25 February 2011

"That's Entertainment"

By Curtis C. Chen

Kimberley wasn't expecting to see anyone in the observation lounge at the end of the hallway. She always came here to eat her lunch, secluded and safe from the constant barrage of requests she received at her desk.

Her producer, Dawna, sat in front of the one-way mirror that looked into the faux living room, where a viewer sat in front of a tabula, wearing some kind of wire-studded helmet.

"Sorry," Kimberley whispered.

Dawna waved her inside. "It's okay! Come here. You might as well see this now."

Kimberley closed the door and sat down. The display on Dawna's netpad pulsed in sync with the lights on the viewer's helmet. The tabula surface showed a swirl of colors—leakage from the alien energy impulses that the coupled viewer perceived as a coherent vision, showing him whatever he wanted to see and hear.

"What's he watching?" Kimberley asked.

"Next episode of Atlanta Knights," Dawna said.

"Didn't we already focus that?"

"Not with the helmet."

"Yeah, what is that thing, anyway?"

Dawna smiled and touched her netpad. The instrument readouts disappeared, replaced by a dreamlike scene of two police detectives running down a dark street, chasing a hoodlum.

Kimberley's eyes widened. "Is that his show?"

Dawna nodded. "The helmet's reading his brain waves and reconstructing what his visual cortex is processing. We can see the exact vision he's getting from the tabula. And we can record it. No more sub-literate show summaries written by Joe Six-Pack!"

"That's—that's amazing." Kimberley's pulse quickened. "Where did you get the helmet? I've never even heard of this tech."

"My brother-in-law, Elliott. He's a neurologist," Dawna said. "And that's my cousin in the chair. The helmet is a prototype. Elliott's company is trying to get FDA approval for diagnostic use—actually seeing a patient's hallucinations, stuff like that.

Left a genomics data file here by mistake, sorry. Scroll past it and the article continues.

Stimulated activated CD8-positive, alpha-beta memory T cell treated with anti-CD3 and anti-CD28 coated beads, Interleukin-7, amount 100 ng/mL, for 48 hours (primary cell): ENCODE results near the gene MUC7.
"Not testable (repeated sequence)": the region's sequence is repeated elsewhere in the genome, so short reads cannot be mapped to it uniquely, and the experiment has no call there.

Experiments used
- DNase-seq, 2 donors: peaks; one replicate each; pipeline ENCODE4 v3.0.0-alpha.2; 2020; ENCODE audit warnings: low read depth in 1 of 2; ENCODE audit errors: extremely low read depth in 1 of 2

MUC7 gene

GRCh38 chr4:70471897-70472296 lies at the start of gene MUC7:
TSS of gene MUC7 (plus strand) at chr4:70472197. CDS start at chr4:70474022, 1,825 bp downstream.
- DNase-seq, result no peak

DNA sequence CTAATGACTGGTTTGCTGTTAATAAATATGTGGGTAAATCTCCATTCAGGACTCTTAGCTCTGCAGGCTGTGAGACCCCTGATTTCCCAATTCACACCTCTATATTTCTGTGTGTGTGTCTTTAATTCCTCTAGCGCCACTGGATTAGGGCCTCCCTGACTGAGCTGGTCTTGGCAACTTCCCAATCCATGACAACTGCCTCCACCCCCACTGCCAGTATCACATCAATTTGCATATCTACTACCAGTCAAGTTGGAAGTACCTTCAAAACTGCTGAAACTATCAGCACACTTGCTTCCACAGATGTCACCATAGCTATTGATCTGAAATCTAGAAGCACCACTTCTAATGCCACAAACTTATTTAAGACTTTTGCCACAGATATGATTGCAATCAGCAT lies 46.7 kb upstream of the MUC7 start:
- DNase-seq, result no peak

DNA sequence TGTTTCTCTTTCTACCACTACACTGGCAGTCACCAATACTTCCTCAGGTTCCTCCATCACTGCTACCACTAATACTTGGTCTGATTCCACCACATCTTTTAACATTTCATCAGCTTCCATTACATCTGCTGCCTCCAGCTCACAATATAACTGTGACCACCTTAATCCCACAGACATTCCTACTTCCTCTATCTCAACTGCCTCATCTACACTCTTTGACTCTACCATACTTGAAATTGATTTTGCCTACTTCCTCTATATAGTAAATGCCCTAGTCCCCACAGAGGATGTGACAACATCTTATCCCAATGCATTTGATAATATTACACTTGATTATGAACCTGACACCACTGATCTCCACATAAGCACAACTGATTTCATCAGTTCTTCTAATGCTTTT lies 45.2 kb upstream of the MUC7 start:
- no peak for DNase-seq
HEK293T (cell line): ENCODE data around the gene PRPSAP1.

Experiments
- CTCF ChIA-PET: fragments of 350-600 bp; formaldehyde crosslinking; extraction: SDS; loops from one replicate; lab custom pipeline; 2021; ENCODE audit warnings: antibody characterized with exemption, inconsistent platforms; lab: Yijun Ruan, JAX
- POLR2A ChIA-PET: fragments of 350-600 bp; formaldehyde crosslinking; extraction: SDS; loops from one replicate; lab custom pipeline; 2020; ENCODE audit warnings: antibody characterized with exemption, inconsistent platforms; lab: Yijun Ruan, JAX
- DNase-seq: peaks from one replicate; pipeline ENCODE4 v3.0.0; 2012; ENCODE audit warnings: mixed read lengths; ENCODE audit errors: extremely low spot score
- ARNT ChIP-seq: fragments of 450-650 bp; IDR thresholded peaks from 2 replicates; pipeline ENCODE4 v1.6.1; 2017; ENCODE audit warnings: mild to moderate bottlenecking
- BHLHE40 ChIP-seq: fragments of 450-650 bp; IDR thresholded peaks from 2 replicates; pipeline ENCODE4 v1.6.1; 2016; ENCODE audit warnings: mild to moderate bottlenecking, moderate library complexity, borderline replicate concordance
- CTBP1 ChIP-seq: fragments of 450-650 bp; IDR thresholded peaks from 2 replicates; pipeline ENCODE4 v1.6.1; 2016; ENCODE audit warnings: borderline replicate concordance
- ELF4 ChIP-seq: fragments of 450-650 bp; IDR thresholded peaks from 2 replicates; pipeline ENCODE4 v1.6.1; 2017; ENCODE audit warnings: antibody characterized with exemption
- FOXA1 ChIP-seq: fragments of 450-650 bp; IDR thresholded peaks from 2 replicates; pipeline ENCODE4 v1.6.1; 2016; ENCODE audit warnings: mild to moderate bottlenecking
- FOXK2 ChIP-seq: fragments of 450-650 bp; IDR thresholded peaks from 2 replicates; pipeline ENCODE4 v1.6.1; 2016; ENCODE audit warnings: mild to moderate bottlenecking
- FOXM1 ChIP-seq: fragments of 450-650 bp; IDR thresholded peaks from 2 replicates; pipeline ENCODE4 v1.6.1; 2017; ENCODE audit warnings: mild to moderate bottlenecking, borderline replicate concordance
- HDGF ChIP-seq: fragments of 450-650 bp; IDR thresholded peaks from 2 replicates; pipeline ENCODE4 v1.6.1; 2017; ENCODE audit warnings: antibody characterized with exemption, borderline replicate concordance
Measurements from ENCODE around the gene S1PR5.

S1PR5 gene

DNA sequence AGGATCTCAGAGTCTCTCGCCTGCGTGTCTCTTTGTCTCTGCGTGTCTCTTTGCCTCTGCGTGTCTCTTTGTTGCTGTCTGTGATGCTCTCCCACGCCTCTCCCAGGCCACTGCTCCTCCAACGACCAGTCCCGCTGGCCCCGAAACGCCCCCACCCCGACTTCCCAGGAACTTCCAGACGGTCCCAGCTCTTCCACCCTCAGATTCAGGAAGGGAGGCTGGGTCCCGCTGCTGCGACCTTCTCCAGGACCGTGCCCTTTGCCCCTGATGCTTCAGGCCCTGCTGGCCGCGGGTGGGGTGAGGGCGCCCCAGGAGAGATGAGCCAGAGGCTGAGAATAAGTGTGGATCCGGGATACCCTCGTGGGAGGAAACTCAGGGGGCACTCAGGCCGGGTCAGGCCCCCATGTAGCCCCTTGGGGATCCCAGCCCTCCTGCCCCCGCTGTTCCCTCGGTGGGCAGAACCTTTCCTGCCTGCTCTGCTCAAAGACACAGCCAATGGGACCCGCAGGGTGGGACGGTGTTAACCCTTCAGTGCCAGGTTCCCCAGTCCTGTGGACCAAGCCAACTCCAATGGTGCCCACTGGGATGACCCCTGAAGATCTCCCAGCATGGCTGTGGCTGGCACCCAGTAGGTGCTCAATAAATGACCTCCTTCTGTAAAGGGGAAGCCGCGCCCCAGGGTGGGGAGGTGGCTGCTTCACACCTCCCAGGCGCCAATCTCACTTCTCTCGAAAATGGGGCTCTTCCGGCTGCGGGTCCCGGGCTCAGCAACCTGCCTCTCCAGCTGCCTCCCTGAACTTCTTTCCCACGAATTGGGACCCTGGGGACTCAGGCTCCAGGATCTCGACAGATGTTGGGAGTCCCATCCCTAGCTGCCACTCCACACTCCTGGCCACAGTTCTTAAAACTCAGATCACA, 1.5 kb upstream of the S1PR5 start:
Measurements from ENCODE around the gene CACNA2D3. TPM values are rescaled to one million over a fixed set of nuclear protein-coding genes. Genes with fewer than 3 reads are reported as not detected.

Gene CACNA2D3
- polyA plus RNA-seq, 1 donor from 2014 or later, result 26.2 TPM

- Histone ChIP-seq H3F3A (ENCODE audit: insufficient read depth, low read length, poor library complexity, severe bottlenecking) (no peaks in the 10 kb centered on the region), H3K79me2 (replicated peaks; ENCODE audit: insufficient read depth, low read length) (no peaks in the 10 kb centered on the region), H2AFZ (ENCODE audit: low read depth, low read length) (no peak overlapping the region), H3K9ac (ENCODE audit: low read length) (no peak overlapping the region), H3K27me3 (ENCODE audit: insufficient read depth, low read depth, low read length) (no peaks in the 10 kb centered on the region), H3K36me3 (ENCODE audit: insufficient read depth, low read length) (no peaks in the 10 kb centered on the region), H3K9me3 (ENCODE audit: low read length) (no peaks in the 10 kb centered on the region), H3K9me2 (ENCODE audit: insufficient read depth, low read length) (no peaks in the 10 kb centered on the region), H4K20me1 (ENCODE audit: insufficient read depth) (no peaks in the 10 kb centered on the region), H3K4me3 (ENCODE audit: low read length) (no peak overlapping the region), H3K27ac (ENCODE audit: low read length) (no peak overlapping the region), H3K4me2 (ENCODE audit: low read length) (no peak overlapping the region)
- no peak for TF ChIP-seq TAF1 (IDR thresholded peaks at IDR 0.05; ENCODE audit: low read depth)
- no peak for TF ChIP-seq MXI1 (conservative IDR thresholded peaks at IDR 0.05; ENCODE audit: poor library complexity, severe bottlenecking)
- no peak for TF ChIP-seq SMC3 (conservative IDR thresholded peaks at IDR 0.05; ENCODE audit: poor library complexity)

"But we don't need approval to use it for non-medical purposes. We just need a waiver. And you know I can get a schmuck to sign a contract."

Kimberley's heart sank. "I guess I should update my resume."

"Are you kidding, Hollywood?" Kimberley hated that nickname. "I'm not watching all this crap myself. Somebody has to write the coverage. And you can actually spell."

The images on the netpad shifted to a new scene. One of the detectives pulled his gun, shot the hoodlum dead, then turned the gun on his partner, who inexplicably started taking off his clothes. Kimberley waved a hand to get Dawna's attention.

"Um, Dawna?"

"What?" Dawna looked down at the netpad and grimaced. "Oh, Jesus. You see what I mean? Most people's fantasies are completely fucked up." She shook her head and stood up. "Call me when he's done watching. I promised my aunt I'd take Dirty Harry to lunch at the Grove."

After she left, Kimberley put her earpiece back in and made a phone call, trembling and smiling.

"Hey, Geoff? Kimberley. Listen, I've got something you're gonna love. Yeah. You can fire all your so-called actresses. This thing is going to revolutionize porn."


Photo: atlanta sunset by Ed Schipul, May, 2010